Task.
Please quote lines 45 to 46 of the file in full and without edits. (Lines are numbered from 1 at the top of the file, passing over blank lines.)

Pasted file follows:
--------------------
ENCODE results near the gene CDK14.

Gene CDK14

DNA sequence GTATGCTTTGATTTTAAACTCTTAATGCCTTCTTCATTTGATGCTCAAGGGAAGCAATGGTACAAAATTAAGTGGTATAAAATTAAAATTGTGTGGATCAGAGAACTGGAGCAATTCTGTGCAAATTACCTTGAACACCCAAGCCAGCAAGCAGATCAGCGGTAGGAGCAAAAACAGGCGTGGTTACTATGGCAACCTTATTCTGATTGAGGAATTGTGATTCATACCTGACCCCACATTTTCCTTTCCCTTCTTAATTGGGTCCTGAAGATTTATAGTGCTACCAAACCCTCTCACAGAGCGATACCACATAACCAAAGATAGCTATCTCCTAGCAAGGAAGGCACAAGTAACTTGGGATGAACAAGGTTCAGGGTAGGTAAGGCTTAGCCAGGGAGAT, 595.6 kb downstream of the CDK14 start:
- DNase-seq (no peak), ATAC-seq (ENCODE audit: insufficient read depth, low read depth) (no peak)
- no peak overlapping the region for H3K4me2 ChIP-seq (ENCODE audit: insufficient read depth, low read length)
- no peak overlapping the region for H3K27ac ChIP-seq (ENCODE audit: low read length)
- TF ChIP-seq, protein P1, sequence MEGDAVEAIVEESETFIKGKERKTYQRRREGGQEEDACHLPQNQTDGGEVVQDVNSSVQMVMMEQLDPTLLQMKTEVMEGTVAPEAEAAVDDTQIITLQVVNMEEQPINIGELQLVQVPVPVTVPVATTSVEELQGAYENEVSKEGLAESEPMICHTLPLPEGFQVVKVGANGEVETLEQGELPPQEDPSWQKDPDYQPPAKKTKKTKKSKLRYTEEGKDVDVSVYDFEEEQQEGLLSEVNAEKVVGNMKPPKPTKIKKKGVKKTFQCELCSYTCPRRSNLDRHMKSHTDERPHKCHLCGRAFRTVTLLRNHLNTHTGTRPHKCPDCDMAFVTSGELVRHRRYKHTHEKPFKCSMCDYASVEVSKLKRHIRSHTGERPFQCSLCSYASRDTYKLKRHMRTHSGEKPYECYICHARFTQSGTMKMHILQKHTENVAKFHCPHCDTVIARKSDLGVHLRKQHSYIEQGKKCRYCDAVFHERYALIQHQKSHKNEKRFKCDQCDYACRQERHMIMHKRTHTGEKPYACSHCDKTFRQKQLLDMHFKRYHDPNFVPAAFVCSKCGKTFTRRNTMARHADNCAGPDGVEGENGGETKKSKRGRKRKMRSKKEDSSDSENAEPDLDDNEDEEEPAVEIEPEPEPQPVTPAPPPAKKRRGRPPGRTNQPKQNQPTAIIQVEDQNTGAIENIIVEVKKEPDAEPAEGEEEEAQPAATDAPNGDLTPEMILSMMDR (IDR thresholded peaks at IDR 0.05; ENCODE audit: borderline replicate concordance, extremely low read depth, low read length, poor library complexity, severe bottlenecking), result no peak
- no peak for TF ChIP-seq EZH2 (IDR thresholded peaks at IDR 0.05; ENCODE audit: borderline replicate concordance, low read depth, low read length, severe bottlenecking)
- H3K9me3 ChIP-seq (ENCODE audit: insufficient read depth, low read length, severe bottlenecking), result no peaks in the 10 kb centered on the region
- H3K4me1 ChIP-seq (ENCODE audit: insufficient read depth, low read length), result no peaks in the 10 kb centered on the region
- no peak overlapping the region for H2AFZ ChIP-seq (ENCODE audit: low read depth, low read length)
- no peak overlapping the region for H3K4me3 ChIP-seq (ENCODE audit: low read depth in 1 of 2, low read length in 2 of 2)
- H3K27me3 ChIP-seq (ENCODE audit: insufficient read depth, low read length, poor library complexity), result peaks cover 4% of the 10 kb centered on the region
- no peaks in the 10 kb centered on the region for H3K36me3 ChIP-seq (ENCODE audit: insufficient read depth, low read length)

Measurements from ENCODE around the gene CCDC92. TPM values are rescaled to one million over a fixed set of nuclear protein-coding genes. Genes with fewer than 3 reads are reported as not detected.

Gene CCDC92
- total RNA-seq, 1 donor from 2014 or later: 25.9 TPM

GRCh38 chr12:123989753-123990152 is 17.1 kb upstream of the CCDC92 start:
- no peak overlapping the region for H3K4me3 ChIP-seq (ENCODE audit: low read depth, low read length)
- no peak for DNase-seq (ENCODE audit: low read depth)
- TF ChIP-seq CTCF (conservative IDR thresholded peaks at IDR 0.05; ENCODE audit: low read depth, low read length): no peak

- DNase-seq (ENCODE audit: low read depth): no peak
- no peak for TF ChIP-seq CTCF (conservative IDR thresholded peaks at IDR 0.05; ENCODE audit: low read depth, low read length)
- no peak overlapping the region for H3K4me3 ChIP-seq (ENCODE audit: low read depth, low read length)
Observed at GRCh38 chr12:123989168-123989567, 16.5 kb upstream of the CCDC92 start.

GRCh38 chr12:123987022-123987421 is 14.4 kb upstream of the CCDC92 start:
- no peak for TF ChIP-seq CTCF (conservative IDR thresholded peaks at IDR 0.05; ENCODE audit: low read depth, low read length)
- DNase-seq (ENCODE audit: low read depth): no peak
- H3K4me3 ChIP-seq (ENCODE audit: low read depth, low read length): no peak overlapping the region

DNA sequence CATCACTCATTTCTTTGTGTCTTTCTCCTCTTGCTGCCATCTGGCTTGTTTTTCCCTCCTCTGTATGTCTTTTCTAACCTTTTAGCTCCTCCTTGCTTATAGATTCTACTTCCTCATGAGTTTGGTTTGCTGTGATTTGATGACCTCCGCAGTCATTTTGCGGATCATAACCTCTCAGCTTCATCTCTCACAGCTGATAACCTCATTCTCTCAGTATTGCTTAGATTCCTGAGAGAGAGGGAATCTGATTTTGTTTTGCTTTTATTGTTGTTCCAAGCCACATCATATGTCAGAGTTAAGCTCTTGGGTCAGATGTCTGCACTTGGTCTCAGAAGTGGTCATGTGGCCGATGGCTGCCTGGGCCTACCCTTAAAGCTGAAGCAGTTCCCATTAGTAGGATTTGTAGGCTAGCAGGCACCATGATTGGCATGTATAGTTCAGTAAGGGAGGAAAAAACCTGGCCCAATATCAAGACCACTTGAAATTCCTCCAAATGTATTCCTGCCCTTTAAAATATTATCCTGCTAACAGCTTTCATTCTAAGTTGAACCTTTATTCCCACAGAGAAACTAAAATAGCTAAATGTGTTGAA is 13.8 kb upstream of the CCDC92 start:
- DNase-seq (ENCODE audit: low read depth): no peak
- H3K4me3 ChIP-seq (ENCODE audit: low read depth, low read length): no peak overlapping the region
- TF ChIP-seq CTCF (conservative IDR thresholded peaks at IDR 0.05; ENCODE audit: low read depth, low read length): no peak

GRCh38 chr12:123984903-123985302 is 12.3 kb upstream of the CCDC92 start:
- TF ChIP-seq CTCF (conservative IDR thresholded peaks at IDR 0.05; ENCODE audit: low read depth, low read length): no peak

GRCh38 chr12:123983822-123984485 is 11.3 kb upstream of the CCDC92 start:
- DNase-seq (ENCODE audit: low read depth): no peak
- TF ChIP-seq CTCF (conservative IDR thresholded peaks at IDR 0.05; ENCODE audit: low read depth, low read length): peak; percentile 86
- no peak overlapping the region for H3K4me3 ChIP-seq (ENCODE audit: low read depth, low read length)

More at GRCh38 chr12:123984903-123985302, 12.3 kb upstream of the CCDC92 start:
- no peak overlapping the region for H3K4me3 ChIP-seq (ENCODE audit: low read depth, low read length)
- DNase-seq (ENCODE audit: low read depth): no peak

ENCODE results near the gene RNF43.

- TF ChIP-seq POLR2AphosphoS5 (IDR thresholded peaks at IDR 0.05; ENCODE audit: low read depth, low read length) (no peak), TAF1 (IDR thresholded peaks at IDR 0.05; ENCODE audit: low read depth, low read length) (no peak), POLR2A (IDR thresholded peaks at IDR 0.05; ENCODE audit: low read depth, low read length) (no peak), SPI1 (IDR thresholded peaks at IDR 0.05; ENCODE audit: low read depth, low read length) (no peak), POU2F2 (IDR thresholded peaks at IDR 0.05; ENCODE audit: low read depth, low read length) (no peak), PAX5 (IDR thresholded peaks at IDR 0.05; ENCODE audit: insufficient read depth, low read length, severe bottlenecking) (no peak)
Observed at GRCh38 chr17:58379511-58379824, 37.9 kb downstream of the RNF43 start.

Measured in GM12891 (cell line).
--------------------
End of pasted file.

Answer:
Observed at GRCh38 chr17:58379511-58379824, 37.9 kb downstream of the RNF43 start.

Measured in GM12891 (cell line).